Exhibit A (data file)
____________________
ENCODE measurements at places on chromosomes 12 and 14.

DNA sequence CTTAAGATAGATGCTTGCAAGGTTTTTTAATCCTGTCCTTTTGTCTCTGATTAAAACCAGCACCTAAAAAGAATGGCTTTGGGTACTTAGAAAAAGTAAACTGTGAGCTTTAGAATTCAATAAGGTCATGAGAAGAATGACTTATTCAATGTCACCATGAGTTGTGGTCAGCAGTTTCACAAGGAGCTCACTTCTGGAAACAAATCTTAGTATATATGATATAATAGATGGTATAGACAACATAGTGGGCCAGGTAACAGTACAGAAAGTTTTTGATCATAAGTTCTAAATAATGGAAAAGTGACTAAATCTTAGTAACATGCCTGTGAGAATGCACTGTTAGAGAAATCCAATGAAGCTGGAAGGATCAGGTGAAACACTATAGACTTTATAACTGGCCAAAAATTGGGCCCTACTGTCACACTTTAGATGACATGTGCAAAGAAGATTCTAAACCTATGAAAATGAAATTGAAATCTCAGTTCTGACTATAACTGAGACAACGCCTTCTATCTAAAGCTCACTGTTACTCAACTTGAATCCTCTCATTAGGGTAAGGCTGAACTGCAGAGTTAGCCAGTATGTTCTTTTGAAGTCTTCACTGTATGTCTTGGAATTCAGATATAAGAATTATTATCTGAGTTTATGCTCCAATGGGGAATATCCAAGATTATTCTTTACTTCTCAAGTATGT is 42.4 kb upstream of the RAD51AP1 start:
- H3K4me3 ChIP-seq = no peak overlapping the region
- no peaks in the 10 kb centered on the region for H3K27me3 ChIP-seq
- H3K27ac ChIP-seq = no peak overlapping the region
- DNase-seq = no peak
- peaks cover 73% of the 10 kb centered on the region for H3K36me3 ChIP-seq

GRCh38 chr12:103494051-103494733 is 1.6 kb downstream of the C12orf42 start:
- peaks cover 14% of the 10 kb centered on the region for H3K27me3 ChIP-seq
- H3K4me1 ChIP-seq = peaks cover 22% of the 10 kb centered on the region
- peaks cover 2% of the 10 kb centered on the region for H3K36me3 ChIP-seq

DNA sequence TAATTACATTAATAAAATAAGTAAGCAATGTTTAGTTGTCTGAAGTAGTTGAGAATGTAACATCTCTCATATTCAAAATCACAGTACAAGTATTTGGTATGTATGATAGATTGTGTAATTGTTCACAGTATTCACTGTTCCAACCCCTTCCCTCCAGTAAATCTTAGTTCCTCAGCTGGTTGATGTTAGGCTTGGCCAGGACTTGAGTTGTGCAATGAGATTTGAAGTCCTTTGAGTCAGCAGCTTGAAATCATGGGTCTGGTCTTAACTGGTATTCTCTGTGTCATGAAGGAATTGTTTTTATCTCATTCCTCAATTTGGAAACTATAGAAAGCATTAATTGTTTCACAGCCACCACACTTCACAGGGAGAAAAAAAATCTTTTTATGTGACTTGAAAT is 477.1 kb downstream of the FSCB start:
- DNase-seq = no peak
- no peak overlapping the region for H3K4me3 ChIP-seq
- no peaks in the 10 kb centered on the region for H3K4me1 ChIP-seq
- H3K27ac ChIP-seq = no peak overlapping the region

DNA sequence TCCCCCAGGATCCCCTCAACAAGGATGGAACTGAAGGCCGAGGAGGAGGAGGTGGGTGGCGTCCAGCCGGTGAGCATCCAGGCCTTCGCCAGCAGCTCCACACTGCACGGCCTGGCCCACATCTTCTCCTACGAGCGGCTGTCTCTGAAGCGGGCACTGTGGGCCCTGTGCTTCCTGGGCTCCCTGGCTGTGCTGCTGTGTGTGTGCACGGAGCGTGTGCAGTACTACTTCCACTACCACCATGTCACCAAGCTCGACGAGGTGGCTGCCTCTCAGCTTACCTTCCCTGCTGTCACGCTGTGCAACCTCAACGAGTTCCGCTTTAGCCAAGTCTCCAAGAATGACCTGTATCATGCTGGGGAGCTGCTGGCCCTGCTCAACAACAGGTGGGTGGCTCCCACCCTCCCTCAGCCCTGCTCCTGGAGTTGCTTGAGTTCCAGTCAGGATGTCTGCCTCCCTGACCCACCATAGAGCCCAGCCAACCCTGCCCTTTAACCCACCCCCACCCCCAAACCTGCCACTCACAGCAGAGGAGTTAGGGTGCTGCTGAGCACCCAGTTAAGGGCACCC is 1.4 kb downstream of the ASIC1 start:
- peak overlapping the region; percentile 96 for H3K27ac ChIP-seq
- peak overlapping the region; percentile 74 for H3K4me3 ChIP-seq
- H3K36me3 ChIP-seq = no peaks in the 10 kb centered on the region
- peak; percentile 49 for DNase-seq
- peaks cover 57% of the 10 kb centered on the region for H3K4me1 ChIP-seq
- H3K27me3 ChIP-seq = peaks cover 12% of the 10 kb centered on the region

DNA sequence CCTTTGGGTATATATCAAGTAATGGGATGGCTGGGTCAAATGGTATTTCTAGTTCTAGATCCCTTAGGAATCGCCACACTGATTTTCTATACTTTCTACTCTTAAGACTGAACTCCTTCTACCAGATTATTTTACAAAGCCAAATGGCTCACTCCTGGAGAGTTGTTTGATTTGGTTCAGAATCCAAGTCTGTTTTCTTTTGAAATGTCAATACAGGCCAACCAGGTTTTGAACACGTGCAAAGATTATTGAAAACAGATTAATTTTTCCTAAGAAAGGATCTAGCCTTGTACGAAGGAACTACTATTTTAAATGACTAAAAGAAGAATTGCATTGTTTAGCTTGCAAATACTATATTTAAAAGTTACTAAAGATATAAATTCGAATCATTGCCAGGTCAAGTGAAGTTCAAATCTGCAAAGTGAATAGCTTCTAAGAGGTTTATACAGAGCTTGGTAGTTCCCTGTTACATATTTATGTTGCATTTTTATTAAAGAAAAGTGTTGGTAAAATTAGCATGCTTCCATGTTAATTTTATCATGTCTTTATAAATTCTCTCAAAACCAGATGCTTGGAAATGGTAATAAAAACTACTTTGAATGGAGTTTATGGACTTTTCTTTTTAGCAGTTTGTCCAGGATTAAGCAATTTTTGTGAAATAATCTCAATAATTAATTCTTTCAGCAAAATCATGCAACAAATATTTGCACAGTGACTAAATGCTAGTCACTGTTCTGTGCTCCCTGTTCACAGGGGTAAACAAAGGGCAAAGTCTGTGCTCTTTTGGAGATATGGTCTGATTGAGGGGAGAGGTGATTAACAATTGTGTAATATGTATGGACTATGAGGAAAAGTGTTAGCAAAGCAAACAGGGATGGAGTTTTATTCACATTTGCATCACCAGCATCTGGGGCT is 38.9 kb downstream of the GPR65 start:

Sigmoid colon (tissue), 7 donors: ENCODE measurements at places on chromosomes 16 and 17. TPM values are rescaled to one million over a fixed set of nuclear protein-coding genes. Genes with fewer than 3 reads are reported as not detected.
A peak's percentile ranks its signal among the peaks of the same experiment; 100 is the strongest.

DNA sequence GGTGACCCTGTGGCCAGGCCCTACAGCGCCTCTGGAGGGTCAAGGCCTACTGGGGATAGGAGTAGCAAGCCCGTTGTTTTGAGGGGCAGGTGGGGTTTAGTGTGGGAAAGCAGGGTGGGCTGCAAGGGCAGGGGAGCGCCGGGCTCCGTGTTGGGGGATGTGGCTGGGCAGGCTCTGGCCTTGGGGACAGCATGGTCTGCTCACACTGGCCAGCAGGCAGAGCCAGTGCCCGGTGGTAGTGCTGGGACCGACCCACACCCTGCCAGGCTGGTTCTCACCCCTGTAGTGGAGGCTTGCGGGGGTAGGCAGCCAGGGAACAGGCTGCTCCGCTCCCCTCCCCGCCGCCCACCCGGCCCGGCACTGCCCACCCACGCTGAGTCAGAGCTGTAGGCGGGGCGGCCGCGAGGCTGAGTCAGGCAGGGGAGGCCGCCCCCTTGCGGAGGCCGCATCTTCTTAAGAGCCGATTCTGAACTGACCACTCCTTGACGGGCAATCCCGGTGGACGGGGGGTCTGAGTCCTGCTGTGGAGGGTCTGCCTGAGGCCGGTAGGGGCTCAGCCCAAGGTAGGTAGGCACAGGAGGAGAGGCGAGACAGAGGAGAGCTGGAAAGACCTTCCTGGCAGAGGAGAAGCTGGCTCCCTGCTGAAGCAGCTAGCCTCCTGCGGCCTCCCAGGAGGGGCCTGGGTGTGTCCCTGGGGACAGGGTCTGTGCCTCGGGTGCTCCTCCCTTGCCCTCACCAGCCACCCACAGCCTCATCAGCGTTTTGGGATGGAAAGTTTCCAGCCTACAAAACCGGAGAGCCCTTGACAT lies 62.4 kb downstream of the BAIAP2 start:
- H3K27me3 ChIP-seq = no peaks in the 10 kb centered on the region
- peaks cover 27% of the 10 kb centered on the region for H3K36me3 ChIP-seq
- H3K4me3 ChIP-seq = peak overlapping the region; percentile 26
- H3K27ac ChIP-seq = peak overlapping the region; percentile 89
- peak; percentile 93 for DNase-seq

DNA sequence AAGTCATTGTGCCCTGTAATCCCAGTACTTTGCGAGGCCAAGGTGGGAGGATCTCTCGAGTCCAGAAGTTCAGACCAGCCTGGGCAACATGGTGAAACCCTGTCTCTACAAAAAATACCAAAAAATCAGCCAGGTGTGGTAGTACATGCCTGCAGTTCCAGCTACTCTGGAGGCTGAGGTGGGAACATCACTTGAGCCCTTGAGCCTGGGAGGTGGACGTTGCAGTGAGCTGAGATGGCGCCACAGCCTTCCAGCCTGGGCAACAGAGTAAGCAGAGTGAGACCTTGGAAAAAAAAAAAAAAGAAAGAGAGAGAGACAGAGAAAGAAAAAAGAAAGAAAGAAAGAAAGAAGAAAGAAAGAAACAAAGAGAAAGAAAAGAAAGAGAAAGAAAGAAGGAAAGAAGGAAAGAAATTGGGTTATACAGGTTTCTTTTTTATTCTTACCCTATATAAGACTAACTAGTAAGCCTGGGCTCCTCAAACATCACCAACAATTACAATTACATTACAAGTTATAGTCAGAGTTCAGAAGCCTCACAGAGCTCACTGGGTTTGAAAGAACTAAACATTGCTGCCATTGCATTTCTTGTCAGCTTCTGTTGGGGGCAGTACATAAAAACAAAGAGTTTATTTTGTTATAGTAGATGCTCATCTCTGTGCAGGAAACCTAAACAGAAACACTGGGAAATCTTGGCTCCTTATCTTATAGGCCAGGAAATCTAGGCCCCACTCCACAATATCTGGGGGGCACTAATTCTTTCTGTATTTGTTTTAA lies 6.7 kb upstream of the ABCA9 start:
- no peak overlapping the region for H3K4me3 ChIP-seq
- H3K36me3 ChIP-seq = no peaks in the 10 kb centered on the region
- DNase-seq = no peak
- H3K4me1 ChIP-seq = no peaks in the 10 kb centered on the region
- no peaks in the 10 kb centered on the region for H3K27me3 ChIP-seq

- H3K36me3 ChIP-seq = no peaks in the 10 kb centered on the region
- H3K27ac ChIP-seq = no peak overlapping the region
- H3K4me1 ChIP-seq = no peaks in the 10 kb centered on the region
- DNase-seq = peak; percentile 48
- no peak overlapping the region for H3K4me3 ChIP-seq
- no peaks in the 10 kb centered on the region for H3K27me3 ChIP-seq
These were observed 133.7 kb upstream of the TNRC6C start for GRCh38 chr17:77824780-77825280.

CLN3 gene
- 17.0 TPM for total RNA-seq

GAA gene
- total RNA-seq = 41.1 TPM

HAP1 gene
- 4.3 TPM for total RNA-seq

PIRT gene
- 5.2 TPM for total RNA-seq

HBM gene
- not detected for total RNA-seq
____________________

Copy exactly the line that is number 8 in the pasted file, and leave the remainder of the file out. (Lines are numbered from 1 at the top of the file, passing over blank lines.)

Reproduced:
GRCh38 chr12:103494051-103494733 is 1.6 kb downstream of the C12orf42 start: